Secured funding from the NH Emergency Management Bureau to assist local 

communities with the preparation of all hazard management plans. 

Prepared a model steep slopes ordinance and a draft agricultural land 

preservation ordinance. Both are to be included in an innovative zoning 

guidebook to be released by the NH Department of Environmental Services 

in 2007. 

Awarded $50,000 from the U.S. Economic Development Administration to 

prepare a Comprehensive Economic Development Plan (CEDS). LRPC will bring 

various stakeholders together to develop a regional vision and plan for regional 

economic progress. A completed CEDS will also provide communities with 

improved access to EDA funding for infrastructure and economic development 

projects, a benefit not currently available. 

Adopted the Lakes Region Bicycle and Pedestrian Plan; a planning effort that will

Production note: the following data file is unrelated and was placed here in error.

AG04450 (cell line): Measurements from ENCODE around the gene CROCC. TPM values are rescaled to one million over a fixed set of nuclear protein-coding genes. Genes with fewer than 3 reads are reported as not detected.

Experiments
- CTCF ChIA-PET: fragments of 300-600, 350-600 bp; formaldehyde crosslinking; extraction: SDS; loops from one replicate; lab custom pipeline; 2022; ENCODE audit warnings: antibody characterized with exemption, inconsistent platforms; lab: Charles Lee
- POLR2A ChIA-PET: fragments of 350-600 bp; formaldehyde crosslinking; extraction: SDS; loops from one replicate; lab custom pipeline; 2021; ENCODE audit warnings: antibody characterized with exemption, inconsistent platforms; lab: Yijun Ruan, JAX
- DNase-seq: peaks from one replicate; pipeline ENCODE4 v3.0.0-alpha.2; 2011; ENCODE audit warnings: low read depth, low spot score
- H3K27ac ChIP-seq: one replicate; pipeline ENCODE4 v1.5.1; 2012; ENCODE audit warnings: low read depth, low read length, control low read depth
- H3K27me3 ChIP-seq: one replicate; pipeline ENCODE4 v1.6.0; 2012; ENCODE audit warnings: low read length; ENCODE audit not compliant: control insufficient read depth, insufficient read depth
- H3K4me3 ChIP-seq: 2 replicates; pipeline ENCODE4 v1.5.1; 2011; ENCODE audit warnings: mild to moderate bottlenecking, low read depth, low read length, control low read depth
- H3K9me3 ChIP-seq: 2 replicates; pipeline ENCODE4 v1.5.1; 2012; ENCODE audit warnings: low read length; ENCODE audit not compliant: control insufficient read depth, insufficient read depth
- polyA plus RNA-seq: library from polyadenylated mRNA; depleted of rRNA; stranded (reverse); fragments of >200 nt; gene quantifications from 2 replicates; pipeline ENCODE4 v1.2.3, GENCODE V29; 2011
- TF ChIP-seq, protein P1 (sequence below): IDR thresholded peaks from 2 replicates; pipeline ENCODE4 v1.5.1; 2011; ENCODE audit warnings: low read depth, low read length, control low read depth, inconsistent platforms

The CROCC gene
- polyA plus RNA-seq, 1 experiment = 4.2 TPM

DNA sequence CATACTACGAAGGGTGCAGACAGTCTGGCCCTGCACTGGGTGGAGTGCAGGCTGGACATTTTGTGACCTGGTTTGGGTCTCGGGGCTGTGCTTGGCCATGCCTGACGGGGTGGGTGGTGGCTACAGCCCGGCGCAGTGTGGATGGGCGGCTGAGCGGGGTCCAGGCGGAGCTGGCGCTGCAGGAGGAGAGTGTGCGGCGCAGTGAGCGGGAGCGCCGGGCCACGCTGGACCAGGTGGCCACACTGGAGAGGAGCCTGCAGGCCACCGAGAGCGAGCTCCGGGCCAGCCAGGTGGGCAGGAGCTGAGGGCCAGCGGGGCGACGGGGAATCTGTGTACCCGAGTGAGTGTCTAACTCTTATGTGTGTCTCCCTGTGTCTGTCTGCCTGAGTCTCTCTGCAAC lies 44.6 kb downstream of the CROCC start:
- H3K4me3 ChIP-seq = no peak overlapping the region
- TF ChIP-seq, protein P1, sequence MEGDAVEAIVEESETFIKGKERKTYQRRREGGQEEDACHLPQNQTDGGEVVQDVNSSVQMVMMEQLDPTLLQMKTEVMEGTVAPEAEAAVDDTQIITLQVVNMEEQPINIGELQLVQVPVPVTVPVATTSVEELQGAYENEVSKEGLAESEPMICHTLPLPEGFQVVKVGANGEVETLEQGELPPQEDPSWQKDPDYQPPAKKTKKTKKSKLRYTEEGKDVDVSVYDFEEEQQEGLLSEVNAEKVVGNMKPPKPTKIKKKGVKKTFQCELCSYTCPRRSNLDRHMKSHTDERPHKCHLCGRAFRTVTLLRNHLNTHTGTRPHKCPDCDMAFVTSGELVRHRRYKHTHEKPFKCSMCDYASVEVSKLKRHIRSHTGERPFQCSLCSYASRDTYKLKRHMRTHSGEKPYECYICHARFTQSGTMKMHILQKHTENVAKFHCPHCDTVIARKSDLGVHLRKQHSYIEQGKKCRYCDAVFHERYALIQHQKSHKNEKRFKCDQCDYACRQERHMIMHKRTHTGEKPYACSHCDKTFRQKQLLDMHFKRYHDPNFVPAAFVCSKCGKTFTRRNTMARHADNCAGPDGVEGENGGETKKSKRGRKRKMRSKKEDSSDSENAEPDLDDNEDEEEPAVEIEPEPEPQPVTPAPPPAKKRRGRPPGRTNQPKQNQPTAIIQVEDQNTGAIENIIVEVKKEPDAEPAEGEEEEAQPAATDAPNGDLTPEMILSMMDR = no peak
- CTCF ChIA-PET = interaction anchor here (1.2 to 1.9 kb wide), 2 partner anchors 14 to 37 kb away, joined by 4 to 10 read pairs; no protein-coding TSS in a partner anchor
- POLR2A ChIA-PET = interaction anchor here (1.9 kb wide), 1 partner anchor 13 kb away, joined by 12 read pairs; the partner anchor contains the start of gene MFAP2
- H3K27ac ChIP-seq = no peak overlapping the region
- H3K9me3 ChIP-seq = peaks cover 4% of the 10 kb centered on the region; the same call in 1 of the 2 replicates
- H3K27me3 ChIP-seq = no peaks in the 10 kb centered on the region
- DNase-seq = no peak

help provide a blueprint for the location of regional and local bike and pedestrian 

routes. 

Conducted over 150 traffic counts around the region, in cooperation with the 

New Hampshire Department of Transportation (DOT). LRPC is also preparing and 

updating local road inventories, on a town-by-town basis, that will be used by the 

DOT. 

Participated on the Lakes Region Household Hazardous Product Facility board of 

directors to explore the ways and means that the facility may encourage 

communities to participate as members. 

Convened seven Commission meetings, including four area meetings, which 

featured a diverse range of topics ranging from a presentation focusing on how